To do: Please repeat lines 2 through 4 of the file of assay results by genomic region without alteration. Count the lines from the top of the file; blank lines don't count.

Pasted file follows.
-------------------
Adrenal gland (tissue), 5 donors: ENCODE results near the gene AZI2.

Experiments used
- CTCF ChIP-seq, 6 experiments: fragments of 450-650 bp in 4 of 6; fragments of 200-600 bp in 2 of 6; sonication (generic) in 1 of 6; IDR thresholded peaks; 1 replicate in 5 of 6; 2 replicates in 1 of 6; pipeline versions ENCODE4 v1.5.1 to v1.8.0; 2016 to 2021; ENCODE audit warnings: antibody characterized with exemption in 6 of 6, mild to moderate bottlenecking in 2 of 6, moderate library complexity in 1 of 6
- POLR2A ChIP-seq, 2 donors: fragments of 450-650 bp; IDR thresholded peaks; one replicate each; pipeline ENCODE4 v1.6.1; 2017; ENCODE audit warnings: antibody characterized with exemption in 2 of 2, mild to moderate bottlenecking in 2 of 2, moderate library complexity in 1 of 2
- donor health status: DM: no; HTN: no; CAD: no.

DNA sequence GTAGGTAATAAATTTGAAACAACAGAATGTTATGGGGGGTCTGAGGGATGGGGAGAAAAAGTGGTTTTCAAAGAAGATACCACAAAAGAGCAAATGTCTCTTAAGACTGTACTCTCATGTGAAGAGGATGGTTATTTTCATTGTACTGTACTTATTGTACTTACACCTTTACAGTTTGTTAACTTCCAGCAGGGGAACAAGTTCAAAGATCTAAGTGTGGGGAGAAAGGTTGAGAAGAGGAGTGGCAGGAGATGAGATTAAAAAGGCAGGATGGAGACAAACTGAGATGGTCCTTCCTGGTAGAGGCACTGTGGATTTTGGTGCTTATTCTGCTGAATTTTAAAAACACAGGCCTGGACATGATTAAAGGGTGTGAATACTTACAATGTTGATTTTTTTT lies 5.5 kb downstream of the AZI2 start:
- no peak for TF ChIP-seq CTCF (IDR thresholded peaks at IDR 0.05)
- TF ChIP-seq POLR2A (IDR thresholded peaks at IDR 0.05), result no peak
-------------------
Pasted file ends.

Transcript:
Experiments used
- CTCF ChIP-seq, 6 experiments: fragments of 450-650 bp in 4 of 6; fragments of 200-600 bp in 2 of 6; sonication (generic) in 1 of 6; IDR thresholded peaks; 1 replicate in 5 of 6; 2 replicates in 1 of 6; pipeline versions ENCODE4 v1.5.1 to v1.8.0; 2016 to 2021; ENCODE audit warnings: antibody characterized with exemption in 6 of 6, mild to moderate bottlenecking in 2 of 6, moderate library complexity in 1 of 6
- POLR2A ChIP-seq, 2 donors: fragments of 450-650 bp; IDR thresholded peaks; one replicate each; pipeline ENCODE4 v1.6.1; 2017; ENCODE audit warnings: antibody characterized with exemption in 2 of 2, mild to moderate bottlenecking in 2 of 2, moderate library complexity in 1 of 2